Two of the authors of this study are the father and son team of Mark and David Geier. They have a long history as anti-vaxx researchers. Mark has some legit degrees and was, until recently, a practicing MD. David has no discernible degrees or other qualifications, but that doesn’t seem to stop him from practicing medicine and authoring research papers. One consistent theme of criticism of the Geiers’ anti-vaxx work is that they basically write the same paper over and over again. They use the same unreliable, old data sources, the same dubious statistical analyses, selectively report only the data that supports their pre-determined conclusions, and cling to the same a priori assumptions in study after study.
“…the studies by Geier could not establish a causal relation between MMR and autism because of their methods—such as using statistical measures incorrectly and omitting facts about their research approach. Similar problems were found in six other studies by Geier.”
{Wilson K, Mills E, Ross C, McGowan J, Jadad A (2003). Association of Autistic Spectrum Disorder and the Measles, Mumps, and Rubella Vaccine: A Systematic Review of Current Epidemiological Evidence. Archives of Pediatric and Adolescent Medicine, 157:628-634. quoted in}

Until recently, the Geiers had a substantial following in the anti-vaxx crowd. Mark testified as an “expert” in over 90 legal cases about vaccines. They both spoke at anti-vaxx gatherings around the USA.

But what has really made the Geiers famous (or infamous) is their “Lupron Protocol” for treating autism. Basically, they got an idea in their heads that testosterone binding to mercury was the root cause of autism. Do I need to mention that there was no credible medical or biochemical basis for this? They used human subjects for trials of their treatment which involves chemical castration of children. I do not understand why the Geiers are not in jail. The results of this horrific, unethical study are that the Lupron Protocol doesn’t work (duh!), Mark has lost his license to practice medicine, David has been fined and booted from Maryland’s Autism Commission (why was he there in the first place?), and the Geiers are disgraced, even in the eyes of most of the anti-vaxx crowd.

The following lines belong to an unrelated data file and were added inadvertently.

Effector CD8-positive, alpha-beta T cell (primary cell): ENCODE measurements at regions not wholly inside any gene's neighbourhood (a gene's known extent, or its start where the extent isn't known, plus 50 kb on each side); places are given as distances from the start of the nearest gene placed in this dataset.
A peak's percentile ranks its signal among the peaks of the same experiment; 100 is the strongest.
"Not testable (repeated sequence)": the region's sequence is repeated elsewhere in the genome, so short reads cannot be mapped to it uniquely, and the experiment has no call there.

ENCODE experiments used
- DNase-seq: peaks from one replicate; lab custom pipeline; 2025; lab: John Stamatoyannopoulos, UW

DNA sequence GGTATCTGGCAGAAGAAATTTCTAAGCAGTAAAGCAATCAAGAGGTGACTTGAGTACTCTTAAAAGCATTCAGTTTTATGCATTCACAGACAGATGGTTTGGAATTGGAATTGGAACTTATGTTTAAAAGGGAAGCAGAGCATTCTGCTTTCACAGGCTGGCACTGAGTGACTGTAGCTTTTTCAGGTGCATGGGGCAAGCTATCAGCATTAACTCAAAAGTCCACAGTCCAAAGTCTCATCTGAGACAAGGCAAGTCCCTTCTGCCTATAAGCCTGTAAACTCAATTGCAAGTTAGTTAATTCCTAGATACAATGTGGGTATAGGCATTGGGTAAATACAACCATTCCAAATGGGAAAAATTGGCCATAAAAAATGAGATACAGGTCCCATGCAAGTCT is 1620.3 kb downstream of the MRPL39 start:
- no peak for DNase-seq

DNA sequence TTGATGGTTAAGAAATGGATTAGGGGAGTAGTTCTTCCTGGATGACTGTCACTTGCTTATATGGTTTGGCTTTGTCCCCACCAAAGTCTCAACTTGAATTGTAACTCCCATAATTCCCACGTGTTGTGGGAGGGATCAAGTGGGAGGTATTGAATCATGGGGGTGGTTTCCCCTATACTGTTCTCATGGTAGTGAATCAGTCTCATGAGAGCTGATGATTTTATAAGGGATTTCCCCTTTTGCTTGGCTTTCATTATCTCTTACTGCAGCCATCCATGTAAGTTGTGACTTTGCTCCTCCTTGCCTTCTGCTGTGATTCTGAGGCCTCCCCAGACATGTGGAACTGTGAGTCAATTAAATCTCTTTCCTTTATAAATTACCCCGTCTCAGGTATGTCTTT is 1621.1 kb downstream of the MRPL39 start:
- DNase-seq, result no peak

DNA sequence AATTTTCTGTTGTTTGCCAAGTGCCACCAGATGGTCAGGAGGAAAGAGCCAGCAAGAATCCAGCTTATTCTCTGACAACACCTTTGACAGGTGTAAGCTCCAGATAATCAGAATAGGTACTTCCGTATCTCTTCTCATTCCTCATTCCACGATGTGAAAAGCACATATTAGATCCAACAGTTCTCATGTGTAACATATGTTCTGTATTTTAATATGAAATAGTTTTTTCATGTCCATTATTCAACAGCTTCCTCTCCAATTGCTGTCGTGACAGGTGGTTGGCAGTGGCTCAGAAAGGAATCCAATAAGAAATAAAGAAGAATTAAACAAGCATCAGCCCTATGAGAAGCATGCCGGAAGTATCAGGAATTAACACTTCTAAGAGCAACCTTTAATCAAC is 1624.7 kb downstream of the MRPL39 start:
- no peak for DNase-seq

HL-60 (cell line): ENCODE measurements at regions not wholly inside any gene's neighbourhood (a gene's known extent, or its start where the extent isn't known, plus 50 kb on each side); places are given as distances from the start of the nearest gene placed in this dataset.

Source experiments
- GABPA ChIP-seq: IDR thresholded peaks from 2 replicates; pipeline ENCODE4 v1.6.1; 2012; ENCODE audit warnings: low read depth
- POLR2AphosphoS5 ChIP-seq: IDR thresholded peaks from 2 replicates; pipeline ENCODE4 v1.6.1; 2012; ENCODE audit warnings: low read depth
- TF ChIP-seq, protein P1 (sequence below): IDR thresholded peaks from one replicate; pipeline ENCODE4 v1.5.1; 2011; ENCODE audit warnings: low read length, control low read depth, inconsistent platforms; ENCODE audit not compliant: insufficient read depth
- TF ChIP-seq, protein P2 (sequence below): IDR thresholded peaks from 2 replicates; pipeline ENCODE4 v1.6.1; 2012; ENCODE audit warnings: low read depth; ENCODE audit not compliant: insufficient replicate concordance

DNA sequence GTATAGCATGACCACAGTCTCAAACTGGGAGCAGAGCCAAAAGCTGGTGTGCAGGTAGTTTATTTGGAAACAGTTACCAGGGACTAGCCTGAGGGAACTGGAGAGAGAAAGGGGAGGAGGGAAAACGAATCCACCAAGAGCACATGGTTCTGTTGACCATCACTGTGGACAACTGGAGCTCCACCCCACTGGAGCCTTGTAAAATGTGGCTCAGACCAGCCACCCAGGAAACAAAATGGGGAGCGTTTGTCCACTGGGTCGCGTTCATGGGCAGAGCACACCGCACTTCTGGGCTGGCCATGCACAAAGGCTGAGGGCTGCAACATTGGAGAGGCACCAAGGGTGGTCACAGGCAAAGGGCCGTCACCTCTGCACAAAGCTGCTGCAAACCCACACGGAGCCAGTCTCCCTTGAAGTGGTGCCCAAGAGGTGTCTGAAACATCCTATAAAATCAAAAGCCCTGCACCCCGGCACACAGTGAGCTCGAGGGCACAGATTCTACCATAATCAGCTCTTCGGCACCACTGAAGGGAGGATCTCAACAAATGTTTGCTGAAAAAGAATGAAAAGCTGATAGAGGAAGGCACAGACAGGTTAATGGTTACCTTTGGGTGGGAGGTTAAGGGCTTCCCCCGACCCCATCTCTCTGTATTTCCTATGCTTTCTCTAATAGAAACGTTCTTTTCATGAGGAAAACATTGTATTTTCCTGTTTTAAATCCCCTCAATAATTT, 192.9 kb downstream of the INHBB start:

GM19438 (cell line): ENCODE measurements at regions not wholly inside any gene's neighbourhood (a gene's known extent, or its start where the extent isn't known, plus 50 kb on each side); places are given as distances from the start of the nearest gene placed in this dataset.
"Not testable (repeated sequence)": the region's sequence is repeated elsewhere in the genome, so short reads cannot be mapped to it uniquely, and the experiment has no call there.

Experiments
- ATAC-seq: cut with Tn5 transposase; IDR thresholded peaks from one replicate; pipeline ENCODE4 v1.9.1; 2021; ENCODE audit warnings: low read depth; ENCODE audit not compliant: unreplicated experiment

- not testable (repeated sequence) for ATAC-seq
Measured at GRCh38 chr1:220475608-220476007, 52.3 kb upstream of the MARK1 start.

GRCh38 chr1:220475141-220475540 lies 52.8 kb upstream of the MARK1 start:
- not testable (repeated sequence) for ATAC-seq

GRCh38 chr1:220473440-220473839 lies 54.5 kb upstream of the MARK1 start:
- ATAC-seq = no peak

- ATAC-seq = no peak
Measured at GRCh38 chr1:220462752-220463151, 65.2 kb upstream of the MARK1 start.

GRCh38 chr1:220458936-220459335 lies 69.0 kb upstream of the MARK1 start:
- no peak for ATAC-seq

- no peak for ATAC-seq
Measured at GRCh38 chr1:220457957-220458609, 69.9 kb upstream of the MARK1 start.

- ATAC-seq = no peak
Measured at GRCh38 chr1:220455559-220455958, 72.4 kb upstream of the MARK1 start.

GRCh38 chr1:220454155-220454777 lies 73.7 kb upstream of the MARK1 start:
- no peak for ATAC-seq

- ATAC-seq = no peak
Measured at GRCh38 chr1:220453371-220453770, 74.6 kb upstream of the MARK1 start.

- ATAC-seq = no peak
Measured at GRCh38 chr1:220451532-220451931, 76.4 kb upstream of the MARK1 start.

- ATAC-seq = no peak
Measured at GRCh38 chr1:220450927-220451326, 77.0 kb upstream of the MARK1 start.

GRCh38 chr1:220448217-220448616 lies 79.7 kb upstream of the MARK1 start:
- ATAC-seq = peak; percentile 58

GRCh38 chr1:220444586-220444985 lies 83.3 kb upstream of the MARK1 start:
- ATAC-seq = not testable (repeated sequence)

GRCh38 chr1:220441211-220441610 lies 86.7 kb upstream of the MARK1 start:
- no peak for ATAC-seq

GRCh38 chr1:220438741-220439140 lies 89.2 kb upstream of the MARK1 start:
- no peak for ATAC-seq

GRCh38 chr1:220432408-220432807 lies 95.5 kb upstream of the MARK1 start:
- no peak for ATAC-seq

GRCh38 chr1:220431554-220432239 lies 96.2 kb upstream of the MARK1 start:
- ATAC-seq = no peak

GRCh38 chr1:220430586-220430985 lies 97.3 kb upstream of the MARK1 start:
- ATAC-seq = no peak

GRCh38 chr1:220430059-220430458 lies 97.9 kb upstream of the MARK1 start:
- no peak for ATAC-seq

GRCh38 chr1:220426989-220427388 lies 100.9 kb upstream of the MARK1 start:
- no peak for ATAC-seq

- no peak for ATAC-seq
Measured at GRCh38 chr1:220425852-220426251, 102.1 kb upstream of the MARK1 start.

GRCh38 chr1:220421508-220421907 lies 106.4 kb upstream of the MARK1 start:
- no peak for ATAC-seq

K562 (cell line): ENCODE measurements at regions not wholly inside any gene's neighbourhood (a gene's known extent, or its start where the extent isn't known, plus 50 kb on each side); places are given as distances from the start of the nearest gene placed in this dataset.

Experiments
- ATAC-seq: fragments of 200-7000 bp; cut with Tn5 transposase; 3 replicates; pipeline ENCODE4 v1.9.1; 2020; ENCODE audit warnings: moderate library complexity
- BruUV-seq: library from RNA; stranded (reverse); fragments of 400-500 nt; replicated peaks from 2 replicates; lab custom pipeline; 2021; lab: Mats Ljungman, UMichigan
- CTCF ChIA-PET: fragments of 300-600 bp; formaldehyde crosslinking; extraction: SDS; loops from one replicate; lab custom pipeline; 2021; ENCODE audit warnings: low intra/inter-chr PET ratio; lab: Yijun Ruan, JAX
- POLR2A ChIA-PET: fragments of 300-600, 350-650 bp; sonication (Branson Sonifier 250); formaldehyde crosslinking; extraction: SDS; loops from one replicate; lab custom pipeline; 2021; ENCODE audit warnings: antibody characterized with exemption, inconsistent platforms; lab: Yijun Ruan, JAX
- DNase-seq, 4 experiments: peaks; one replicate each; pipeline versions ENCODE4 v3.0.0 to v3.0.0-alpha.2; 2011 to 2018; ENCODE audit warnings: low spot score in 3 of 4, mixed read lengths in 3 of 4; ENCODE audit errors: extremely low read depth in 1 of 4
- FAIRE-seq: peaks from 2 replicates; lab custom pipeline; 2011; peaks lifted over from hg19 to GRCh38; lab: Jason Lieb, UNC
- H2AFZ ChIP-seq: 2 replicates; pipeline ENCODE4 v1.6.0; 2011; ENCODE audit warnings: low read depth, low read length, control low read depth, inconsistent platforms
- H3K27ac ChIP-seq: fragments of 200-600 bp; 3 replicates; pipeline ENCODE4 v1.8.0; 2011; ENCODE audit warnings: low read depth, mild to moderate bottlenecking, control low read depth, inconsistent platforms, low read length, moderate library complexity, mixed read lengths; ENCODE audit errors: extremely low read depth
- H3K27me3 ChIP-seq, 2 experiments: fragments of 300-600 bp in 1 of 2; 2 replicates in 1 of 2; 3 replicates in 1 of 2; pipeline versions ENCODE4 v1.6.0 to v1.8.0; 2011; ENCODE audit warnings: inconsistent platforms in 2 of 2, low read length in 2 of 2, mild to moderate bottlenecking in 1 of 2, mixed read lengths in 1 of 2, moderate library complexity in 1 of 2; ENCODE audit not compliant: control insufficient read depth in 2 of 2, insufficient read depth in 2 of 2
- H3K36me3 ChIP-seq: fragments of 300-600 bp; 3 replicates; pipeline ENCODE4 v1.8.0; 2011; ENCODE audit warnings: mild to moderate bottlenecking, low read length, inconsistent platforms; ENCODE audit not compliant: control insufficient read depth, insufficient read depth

I was going to go into some detail about the other authors of this study, but this draft has been sitting around for a couple of months, so I’m just going to post it. Sufficeth to say, they’re professional crackpots who’ve made their careers in the field of bad science.

So, in conclusion, the vaccine-autism “debate” for lay people boils down to: who are you going to believe, the overwhelming consensus of top researchers in relevant fields and their dozens of large, carefully-controlled,  brutally peer reviewed studies in all of the most prestigious journals; or a small band of crackpots recycling unverified data and morphing it into obviously bad papers which would be laughed out of a seventh grade science fair but are nonetheless published in dubious journals so that anti-vaxx cuckoo birds can have “peer reviewed” studies to cite in an attempt to look credible?